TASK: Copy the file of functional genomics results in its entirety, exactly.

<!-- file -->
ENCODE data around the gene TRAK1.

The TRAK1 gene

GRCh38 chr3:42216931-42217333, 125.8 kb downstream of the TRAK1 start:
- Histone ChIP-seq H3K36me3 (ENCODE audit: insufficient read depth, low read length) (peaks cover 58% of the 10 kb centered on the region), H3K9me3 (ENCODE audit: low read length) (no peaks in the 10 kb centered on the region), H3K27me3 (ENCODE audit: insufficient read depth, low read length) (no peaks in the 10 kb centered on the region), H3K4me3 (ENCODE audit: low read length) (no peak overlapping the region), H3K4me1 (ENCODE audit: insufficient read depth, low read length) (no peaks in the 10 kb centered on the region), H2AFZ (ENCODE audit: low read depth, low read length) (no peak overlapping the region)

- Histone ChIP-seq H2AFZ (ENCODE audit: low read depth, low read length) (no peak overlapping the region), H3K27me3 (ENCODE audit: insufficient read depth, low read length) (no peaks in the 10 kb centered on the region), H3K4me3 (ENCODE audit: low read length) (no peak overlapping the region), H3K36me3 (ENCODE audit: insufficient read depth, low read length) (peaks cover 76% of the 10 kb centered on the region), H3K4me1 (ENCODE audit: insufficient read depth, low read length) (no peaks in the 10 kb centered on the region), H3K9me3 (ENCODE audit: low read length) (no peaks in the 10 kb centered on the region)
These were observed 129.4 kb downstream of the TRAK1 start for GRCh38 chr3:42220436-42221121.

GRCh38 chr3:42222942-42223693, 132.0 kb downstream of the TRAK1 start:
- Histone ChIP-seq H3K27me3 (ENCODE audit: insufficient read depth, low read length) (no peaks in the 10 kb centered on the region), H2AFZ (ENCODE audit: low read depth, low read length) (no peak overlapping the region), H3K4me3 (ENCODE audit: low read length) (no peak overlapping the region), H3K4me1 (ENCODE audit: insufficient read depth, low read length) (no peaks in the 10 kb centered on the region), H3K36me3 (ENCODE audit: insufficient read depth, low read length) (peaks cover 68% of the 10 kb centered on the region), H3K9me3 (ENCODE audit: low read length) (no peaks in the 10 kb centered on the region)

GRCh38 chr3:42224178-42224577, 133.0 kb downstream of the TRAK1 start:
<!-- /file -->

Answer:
ENCODE data around the gene TRAK1.

The TRAK1 gene

GRCh38 chr3:42216931-42217333, 125.8 kb downstream of the TRAK1 start:
- Histone ChIP-seq H3K36me3 (ENCODE audit: insufficient read depth, low read length) (peaks cover 58% of the 10 kb centered on the region), H3K9me3 (ENCODE audit: low read length) (no peaks in the 10 kb centered on the region), H3K27me3 (ENCODE audit: insufficient read depth, low read length) (no peaks in the 10 kb centered on the region), H3K4me3 (ENCODE audit: low read length) (no peak overlapping the region), H3K4me1 (ENCODE audit: insufficient read depth, low read length) (no peaks in the 10 kb centered on the region), H2AFZ (ENCODE audit: low read depth, low read length) (no peak overlapping the region)

- Histone ChIP-seq H2AFZ (ENCODE audit: low read depth, low read length) (no peak overlapping the region), H3K27me3 (ENCODE audit: insufficient read depth, low read length) (no peaks in the 10 kb centered on the region), H3K4me3 (ENCODE audit: low read length) (no peak overlapping the region), H3K36me3 (ENCODE audit: insufficient read depth, low read length) (peaks cover 76% of the 10 kb centered on the region), H3K4me1 (ENCODE audit: insufficient read depth, low read length) (no peaks in the 10 kb centered on the region), H3K9me3 (ENCODE audit: low read length) (no peaks in the 10 kb centered on the region)
These were observed 129.4 kb downstream of the TRAK1 start for GRCh38 chr3:42220436-42221121.

GRCh38 chr3:42222942-42223693, 132.0 kb downstream of the TRAK1 start:
- Histone ChIP-seq H3K27me3 (ENCODE audit: insufficient read depth, low read length) (no peaks in the 10 kb centered on the region), H2AFZ (ENCODE audit: low read depth, low read length) (no peak overlapping the region), H3K4me3 (ENCODE audit: low read length) (no peak overlapping the region), H3K4me1 (ENCODE audit: insufficient read depth, low read length) (no peaks in the 10 kb centered on the region), H3K36me3 (ENCODE audit: insufficient read depth, low read length) (peaks cover 68% of the 10 kb centered on the region), H3K9me3 (ENCODE audit: low read length) (no peaks in the 10 kb centered on the region)

GRCh38 chr3:42224178-42224577, 133.0 kb downstream of the TRAK1 start: